SMC Pentax – F 50mm f/2.8 Macro Lens. A short review.

This is a very short review or, rather, a comment on this lens. Nothing systematic, or scientific. However, my comment will be applicable to all copies of the said lens, not only of mine. Here is why.

SMC Pentax – F  50mm f/2.8 is a true macro lens; it allows 1:1 magnification without any attachment. Like almost all true macro lenses, its performance is optimized for close focusing distances. The lens does “shine” as a macro.  You can easily find macro images taken by this lens if you make a simple Internet search. Or click here to see one of mine. It was taken probably at f/4. The background is blurred a bit during post processing. The camera (Pentax K3) was on a tripod. I have almost  nothing to say about the use and performance of this lens as a macro; it is either perfect (optically) or excellent for all practical purposes.

My comment is on its weak point. Most, if not all, macro lenses are also optically very good tools for their respective focal length. For “full frame” cameras, 50mm lens is usually considered the standard lens. For digital cameras with APS-C sized sensors, 50mm is widely used for portraits. A typical lens to subject distance for a portrait is beyond macro range, unless your subject is a spider!. It is here the practically insurmountable problem of this particular lens becomes apparent: You can not focus properly AND consistently whatever you do; autofocus or manual focus! Unbelievable? Surprising? Below is the reason :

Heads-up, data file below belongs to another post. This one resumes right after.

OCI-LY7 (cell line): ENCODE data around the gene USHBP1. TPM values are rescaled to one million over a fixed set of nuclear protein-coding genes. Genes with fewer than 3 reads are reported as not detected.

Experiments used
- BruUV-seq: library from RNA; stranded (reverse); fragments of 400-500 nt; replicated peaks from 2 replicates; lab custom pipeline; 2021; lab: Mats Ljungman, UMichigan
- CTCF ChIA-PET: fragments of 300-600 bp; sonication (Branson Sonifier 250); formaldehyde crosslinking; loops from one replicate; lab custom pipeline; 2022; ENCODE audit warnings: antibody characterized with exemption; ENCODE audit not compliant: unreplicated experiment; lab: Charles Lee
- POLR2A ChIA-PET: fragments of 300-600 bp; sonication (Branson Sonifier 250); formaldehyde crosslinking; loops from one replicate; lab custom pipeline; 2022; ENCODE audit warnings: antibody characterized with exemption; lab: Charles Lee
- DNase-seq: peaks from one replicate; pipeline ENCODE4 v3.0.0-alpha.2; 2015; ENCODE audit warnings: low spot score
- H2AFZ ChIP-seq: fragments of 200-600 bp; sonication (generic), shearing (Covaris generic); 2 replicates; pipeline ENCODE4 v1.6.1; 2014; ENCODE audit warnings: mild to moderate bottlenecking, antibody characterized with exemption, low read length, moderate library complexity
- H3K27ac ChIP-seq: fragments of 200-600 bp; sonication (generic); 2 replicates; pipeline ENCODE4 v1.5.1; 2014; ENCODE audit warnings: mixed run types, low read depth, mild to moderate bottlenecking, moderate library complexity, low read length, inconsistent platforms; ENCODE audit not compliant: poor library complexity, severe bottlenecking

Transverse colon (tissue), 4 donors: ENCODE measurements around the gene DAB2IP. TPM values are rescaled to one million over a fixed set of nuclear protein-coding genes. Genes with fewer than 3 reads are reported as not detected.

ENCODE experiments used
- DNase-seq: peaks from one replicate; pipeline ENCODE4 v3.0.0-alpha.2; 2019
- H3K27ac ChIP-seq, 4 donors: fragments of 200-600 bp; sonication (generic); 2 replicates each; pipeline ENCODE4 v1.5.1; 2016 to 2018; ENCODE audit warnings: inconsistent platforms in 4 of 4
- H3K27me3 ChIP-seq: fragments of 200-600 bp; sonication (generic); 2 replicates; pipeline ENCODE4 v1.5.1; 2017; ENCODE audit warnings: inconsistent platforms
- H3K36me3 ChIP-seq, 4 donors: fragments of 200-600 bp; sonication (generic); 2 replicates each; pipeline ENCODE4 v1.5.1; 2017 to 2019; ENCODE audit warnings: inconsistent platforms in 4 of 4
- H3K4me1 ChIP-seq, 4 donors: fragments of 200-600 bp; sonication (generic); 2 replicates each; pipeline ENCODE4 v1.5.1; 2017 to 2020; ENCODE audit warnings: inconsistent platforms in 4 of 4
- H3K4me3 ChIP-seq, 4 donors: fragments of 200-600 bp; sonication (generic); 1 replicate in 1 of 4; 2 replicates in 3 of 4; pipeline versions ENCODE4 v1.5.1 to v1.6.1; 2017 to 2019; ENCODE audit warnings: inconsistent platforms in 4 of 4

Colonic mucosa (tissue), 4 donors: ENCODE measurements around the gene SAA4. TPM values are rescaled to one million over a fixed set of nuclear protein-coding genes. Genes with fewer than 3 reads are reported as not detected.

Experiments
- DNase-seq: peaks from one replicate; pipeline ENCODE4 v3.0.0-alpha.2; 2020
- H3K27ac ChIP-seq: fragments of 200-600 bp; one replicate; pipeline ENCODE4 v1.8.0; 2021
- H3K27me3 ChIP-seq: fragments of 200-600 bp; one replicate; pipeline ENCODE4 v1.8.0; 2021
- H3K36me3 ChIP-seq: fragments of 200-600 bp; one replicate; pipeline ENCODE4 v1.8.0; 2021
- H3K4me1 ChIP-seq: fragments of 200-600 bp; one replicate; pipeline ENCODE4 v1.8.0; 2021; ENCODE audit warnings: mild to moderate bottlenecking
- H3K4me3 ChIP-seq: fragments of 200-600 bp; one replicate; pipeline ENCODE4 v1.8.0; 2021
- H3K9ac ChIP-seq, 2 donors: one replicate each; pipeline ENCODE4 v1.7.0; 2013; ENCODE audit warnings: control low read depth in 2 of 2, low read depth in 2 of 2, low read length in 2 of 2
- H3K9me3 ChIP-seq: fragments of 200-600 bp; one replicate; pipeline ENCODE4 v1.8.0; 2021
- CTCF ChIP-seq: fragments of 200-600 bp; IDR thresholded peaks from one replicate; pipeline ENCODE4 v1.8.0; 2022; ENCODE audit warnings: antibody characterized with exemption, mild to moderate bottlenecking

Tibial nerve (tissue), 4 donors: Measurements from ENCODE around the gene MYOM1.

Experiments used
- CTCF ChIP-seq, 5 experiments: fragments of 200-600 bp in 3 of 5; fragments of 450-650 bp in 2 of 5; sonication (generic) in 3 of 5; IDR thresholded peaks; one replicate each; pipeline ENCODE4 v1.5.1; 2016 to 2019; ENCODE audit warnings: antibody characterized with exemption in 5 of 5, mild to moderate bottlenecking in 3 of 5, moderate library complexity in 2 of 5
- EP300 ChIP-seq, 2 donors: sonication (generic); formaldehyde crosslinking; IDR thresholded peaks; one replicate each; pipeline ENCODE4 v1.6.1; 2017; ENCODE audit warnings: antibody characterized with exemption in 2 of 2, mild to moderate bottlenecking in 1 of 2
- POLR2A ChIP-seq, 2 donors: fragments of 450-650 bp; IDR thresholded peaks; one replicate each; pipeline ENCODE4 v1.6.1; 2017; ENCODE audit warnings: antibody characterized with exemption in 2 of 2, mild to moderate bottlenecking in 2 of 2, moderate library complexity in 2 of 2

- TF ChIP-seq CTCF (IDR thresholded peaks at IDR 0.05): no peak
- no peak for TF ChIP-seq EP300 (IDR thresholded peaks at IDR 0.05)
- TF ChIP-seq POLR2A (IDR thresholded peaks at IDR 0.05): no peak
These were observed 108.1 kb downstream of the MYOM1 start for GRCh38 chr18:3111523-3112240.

From 2 meters to infinity you only have about 2-3 millimeters of barrel rotation available. At f/2.8 or say, f/4 a less than a millimeter rotation of the lens barrel (by the autofocus mechanism or by your hand) moves the focus plane drastically. You can still shoot a proper portrait as intended, of course, IF you are lucky! It is optically / technically / practically impossible to see the change in your focus plane at the viewfinder of any of the digital SLRs. So you can not adjust the plane of sharp focus “consistently” at portrait range using this lens.

This is by design. There is nothing you can do. Simple but unfortunate.

On the other hand, the lens is a perfect macro lens for all practical purposes.

You just need another lens for portraits.



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